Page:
Amelia Grant

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Author: AmeliaGrant

7 Possible Causes of Painful Sex

Some women experience discomfort during intercourse regularly. Approximately three out of every four women in the United States have reported experiencing discomfort during intercourse at some point in their lives.

"Dyspareunia" is the scientific word for painful intercourse. It refers to pain that occurs before, during, or following sexual activity in your genital area.

Some women report experiencing pain in their lower back, pelvis, uterus, or bladder. This pain can make sexual intercourse unpleasant. An international survey discovered that some women will avoid sex completely.

Getting a diagnosis
Doctors may struggle to diagnose dyspareunia since the condition is frequently accompanied by mental distress and humiliation. Many women are reluctant to tell their doctors that they avoid sex because it hurts so badly.

Dyspareunia can be caused by a variety of factors, including minor infections or vaginal dryness, as well as more complex disorders such as ovarian cysts or endometriosis. Dyspareunia can also be caused by natural occurrences like childbirth or aging. Nonetheless, many women equate painful sex with a dread of sexually transmitted illnesses or feelings of inferiority.

If you have been having painful sex, you are not alone. Here's a closer look at some of the illnesses and symptoms associated with painful sex.

Possible Causes for Painful Sex
1. Contact dermatitis
Contact dermatitis is a skin condition that can result in tears or fissures in the delicate skin of your vulva. This makes sex extremely painful. It is commonly caused by allergic reactions in women to fragrant soaps, lubricants, condoms, or douches.

2. Endometriosis
Endometriosis occurs when the tissue that normally lines the interior of your uterus is present elsewhere in your body, most commonly in the pelvis. Symptoms can arise in unexpected ways, making diagnosis challenging. Symptoms may include upset stomach, diarrhea or constipation, upper body pain, increased urination, or a severe stabbing feeling. These symptoms are frequently misdiagnosed as appendicitis, irritable bowel syndrome, mental disease, or ovarian cysts.

3. Vulvodynia
This issue develops when chronic pain in your vulva lasts more than three months and is not caused by a general infection or medical condition. The sensation is commonly characterized as scorching, and it can be aggravated merely by sitting too long.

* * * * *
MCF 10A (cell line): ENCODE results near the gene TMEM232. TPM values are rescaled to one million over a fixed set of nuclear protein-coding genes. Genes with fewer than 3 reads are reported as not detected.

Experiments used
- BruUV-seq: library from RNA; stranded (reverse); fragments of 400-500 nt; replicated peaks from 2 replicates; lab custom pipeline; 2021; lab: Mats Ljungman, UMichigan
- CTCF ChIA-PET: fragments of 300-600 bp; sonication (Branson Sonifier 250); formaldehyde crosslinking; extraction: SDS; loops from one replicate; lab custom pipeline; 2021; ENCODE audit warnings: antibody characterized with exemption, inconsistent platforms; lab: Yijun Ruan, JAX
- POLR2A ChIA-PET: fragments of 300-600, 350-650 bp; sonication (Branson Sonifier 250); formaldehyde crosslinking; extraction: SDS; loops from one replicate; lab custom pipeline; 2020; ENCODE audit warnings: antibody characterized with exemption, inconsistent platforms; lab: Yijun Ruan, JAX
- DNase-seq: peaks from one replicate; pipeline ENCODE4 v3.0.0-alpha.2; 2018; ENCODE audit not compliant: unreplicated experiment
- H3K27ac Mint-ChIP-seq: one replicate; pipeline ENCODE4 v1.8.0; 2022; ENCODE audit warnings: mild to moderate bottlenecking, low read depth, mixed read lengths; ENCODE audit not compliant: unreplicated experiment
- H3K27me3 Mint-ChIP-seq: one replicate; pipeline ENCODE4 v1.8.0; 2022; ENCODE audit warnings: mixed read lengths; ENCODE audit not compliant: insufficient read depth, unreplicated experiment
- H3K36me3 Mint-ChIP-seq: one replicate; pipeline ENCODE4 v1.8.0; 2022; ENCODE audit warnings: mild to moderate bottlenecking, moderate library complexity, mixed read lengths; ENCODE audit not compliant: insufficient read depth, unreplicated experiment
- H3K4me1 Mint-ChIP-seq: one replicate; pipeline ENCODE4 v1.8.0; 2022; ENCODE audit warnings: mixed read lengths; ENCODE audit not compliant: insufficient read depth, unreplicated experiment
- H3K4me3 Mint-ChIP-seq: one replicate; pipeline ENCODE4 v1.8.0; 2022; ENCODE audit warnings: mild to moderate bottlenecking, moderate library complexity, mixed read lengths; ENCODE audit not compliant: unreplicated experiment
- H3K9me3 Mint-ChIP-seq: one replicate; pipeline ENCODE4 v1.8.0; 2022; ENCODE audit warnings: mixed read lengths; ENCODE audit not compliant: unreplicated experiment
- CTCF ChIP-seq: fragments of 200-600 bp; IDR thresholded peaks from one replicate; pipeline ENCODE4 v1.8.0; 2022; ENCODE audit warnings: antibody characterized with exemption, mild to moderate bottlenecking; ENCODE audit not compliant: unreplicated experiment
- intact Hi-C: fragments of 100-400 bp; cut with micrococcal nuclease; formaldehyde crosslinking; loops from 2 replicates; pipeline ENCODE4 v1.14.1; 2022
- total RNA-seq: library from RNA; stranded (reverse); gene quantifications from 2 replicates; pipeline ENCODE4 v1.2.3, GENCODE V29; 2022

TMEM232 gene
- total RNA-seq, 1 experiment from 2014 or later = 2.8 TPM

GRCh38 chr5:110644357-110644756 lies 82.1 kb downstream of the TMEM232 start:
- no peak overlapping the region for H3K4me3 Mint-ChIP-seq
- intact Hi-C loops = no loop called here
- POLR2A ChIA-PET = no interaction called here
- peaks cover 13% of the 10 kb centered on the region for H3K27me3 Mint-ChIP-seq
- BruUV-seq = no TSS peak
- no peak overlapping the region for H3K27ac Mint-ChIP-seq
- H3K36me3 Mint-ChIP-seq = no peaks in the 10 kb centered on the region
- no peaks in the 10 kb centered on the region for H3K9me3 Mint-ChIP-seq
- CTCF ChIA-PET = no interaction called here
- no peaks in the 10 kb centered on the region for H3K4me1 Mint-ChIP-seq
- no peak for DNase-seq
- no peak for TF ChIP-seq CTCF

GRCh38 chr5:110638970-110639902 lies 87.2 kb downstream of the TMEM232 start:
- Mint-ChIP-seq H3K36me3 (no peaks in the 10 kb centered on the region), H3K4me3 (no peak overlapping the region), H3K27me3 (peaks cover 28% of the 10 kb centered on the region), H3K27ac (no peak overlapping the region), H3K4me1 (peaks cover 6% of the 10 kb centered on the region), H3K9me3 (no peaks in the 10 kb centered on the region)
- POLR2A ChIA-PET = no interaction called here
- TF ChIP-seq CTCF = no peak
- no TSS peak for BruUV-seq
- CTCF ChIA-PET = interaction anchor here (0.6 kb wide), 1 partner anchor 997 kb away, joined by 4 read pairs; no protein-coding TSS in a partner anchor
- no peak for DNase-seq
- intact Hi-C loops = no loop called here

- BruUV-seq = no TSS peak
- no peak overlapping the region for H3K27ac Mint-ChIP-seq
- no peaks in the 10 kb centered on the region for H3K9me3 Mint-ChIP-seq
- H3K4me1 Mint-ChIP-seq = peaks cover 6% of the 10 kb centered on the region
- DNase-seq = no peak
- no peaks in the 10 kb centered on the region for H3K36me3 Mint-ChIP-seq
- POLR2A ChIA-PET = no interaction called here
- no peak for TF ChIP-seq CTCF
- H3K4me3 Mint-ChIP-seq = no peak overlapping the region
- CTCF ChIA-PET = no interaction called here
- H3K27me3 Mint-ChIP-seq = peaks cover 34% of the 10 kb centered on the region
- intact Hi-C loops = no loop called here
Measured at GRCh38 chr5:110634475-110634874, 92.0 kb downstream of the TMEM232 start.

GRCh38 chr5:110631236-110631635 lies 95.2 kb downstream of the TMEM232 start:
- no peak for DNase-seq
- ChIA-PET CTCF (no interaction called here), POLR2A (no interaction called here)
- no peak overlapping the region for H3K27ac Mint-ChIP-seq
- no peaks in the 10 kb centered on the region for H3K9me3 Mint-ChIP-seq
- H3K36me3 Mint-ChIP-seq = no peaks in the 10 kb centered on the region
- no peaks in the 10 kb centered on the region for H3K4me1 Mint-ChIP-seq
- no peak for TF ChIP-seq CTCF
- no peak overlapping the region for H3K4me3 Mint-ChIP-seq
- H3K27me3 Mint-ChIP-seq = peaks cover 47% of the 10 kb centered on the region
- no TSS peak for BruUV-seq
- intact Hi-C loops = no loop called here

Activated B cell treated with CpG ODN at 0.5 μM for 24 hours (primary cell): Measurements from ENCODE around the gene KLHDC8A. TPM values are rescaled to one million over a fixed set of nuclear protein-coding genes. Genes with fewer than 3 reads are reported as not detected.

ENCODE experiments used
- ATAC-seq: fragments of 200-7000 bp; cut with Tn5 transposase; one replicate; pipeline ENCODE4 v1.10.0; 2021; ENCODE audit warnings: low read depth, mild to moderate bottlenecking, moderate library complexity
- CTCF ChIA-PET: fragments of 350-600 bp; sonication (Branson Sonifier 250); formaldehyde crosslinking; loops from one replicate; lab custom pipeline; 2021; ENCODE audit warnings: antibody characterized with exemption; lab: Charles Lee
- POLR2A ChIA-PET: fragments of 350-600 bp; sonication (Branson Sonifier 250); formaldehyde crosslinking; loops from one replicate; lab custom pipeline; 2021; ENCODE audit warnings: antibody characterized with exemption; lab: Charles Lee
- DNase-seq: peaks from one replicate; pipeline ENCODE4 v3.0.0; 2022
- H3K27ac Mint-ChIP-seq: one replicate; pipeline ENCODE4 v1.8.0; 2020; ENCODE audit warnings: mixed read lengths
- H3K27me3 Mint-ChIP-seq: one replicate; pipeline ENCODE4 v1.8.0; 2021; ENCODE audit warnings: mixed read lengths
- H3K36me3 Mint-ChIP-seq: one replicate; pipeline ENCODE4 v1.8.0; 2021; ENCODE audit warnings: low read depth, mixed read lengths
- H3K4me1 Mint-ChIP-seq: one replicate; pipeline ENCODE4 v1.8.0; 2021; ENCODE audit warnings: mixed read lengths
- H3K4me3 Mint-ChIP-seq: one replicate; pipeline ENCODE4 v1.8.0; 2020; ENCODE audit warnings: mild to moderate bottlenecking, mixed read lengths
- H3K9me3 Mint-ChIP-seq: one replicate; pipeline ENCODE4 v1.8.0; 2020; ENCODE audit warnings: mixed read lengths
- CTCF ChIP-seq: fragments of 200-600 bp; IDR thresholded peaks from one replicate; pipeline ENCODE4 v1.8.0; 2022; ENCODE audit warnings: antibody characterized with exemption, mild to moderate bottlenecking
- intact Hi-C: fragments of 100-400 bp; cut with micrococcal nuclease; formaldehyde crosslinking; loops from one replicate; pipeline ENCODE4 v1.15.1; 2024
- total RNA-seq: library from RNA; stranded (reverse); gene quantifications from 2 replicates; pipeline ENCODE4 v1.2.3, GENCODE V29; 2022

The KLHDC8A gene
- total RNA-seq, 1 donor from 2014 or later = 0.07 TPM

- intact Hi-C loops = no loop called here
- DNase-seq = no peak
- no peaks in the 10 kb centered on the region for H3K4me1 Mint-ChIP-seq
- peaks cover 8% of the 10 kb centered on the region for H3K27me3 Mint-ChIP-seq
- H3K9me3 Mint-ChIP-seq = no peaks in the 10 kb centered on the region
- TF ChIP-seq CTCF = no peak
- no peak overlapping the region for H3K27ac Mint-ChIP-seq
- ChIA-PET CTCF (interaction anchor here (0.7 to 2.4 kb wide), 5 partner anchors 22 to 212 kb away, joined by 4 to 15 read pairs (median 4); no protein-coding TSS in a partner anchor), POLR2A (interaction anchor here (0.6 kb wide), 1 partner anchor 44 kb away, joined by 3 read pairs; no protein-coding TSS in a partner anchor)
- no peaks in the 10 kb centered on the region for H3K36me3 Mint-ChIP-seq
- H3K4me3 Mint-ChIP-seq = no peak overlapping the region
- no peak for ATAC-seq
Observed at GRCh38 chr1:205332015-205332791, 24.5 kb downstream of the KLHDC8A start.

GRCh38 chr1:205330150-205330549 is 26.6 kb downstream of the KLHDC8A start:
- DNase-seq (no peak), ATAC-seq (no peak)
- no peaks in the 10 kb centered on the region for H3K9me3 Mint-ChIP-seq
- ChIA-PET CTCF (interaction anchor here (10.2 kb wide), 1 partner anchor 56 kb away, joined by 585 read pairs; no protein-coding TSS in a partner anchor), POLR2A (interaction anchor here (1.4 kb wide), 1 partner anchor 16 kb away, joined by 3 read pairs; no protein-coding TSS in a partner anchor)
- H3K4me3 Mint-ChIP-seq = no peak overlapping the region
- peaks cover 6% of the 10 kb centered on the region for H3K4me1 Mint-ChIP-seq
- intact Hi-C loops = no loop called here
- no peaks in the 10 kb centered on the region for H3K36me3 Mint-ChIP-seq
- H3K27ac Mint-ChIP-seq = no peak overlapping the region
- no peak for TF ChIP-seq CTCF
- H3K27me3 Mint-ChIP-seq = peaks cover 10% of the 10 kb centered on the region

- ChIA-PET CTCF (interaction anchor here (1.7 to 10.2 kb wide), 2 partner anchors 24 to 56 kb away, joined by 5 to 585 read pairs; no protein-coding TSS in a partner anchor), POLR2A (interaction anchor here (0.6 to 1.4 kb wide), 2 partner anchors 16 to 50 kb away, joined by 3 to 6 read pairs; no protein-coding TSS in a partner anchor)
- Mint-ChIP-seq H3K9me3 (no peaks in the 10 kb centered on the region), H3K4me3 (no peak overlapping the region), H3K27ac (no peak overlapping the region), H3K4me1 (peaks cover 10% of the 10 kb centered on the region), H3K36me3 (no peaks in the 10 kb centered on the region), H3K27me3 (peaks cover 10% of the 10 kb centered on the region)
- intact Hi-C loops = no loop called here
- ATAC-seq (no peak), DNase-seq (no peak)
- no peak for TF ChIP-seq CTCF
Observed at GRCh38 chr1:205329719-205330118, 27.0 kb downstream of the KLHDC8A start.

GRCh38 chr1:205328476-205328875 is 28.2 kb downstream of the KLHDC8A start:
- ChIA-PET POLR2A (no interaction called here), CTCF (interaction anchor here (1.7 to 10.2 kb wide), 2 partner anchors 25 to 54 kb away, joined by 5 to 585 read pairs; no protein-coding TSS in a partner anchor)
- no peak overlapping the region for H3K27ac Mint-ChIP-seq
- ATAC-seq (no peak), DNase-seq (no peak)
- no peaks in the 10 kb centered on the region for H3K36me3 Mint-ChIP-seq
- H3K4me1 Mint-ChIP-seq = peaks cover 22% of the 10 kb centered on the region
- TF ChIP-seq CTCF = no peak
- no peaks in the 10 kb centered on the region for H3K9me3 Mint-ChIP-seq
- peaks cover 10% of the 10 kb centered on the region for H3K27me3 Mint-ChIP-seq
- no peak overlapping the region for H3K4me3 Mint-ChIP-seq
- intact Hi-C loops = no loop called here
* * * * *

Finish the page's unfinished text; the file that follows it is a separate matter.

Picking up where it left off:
4. Vaginitis
Some women with vaginitis have painful inflammation. It's usually caused by a bacterial or yeast infection. Some people get the syndrome following menopause or after contracting a skin ailment.

5. Vaginismus
Vaginismus is a condition characterized by painful spasms and tightening of the vaginal muscles at the opening. This makes it difficult, if not impossible, to insert a penis or sex toy. This ailment might have physical as well as emotional origins. Hormonal shifts, sex-related concerns, injuries, and skin diseases are all potential reasons. Many women with vaginismus have trouble using tampons and receiving pelvic exams.

6. Ovarian cysts
Women with bigger ovarian cysts may find that the penis aggravates them during intercourse. These cysts are sometimes torn open and release liquids. Ovarian cysts can be caused by an underlying illness, such as endometriosis, or they can form during pregnancy.

7. Pelvic inflammatory disease (PID)
PID causes inflammation in the fallopian tubes, ovaries, and womb. This makes sexual intercourse extremely painful. This ailment is frequently an indicator of a greater problem caused by an infection. It should be managed immediately.

Seeing your doctor
Your doctor can help you figure out what's causing your pain during sex. When speaking with your doctor, it's best to be specific. Try to provide specific information about where the pain is originating from and when it occurs. For example, does it happen before, after, or during sex?

Some women find that keeping a notebook that details their recent sexual history, sensations, and pain levels is beneficial. If you take notes on your symptoms, bring them with you to your appointment. Remember, your doctor wants to help you discover what's causing the pain and how to get it to stop.


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